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What’s in an SD Card?

by Administrator Administrator ‎04-16-2015 10:23 AM - edited ‎04-22-2015 04:39 PM (2,320 Views)

SD CardOne of the most frustrating things you can come across when shopping for something is a grouping of strange symbols and letters on an item with no explanation for the differences. It’s like looking at the laundry tag on clothes items and being presented with 5 symbols with no reference “do I wash with cold water and then machine dry? Or wash in warm water and hang dry?” (By the way if someone could explain these to me I’d be forever grateful.)   In the electronics world an item you might come across like this is your standard everyday SD Card, but luckily we’re here to help explain these differences and get you the card that suits your needs best.











We’ll start off with the simplest difference. You may find some cards listed as SD, SDHC, and SDXC. These classifications are based on the size of the card. SD covers the range of cards that are up to 2 Gigabytes (GB) in size. SDHC (High Capacity) covers cards that are more than 2 GB and up to 32 GB in size. Finally SDXC (eXtended Capacity) covers card sizes that are greater than 32 GB and up to 2 Terabytes (TB) While there may be a new capacity class in the future, at this time SD cards have not been made available for consumers in sizes this large so these will most likely be only three for a while.


Speed Class:






The other most noticeable marking on the card would be the speed class. This marking denotes the minimum sustained transfer speed of data between the recording device and the card during video and will be the main stat you will want to consider for video recording or for cameras that support a burst shooting mode. Before choosing a card you’ll also want to refer to the packaging of your camera/recording device prior to choosing a speed class as it will typically list the minimum class you should choose as well as whether it is compatible with the UHS speed class.



Standard Speed Classes:


These are the speed classes that will support older cameras as well as cameras that are not compatible with HD video.


2Class 2: The lowest speed class. This will also be the assumed class if an SD card does not have a class marking on it. The minimum transfer speed for this class is 2 MB/s and is suitable for up to standard definition (480p) video recording.


4Class 4: Provides a minimum transfer speed of 4 MB/s and is the first class that is suitable for HD (720p 1080p) video recording.



Class 6:  Minimum transfer speed of 6 MB/s for shooting HD video at higher frame rates.



10Class 10: The highest speed class for non UHS compatible cameras and provides a minimum transfer speed of 10 MB/s. This speed class supports Full HD Video recording and is also suitable for HD still image continuous shooting.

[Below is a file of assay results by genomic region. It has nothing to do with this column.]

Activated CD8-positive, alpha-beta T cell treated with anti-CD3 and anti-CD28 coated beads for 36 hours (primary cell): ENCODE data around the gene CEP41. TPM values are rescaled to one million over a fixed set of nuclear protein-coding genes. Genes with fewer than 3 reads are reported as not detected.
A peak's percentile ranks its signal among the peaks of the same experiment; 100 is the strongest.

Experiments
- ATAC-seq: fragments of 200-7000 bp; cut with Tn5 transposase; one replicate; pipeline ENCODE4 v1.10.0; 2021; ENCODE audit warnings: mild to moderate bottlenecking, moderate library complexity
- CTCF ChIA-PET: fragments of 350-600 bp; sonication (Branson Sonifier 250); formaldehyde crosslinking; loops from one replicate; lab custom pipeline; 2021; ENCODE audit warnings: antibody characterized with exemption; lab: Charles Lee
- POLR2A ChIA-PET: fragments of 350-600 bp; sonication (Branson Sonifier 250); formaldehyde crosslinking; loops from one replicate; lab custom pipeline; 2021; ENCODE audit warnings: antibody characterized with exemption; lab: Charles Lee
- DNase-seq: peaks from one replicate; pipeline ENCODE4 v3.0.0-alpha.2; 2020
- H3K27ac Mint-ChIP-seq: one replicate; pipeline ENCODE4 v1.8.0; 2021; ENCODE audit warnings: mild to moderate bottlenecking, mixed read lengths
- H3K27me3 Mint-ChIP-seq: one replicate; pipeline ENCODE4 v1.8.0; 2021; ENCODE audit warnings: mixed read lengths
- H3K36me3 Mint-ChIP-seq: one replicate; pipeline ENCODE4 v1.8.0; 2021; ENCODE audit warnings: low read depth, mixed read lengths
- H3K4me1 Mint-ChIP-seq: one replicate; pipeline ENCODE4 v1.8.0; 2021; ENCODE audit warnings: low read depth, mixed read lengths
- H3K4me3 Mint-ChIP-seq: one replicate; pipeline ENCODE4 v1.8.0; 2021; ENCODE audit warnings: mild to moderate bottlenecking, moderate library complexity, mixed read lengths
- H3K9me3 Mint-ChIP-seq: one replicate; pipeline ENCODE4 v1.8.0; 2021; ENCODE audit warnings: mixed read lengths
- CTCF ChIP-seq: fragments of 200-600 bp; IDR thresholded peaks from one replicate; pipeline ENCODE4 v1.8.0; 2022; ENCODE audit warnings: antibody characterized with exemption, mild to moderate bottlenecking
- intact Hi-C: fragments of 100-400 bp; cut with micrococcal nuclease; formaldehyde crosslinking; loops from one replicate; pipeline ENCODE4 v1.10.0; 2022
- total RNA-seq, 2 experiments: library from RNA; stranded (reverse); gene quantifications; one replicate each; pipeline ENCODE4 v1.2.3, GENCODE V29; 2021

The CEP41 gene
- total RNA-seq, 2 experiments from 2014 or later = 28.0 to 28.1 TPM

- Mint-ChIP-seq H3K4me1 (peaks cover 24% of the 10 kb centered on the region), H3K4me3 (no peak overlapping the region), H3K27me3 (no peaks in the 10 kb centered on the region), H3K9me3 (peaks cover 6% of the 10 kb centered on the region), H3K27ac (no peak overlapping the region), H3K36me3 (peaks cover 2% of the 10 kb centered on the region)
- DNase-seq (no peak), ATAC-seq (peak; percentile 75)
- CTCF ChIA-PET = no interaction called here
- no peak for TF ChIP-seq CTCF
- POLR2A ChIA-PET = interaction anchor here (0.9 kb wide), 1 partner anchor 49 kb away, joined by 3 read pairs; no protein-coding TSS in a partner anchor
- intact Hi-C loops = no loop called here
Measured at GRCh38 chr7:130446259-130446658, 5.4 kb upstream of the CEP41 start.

UHS Speed Classes:


UHS (Ultra High Speed) speed class is denoted by a U with a speed class listed in the middle. While most UHS cards on the market do support a standard speed class as well as a UHS speed class it is best to consult your camera manual to verify compatibility prior to purchasing a UHS only card.


1UHS-1: The first level of the UHSBus speed. UHS-1 provides a minimum transfer speed of 10 MB/s and like class ten should be suitable for both full HD video recording as well as HD still image continuous shooting.



3UHS-3: Currently the highest speed level available for consumers. UHS-3 provides a minimum sustained transfer speed of 30 MB/s and is the first speed level suitable for 2k and 4k video recording.



Please keep in mind that while you may see higher transfer speeds listed on the box when shopping for a card, the class is important as it is the minimum transfer speed during video. In other words the transfer speed during video/burst should never be lower than the one denoted by the class, whereas advertising on the boxes and packaging typically show either the maximum or average transfer speed of the card.


When shopping for a card the speed class can make all the difference between your video being smooth and crisp or choppy due to skipped frames. If you use burst shooting a higher speed card can allow you to shoot for longer without having to pause and wait for a buffer to empty. As the market is always expanding and adding new sizes you can also reference the data available at the SD Card Association’s website: for up to date information on what options are available.


What symbols do you find most confusing when shopping for electronics?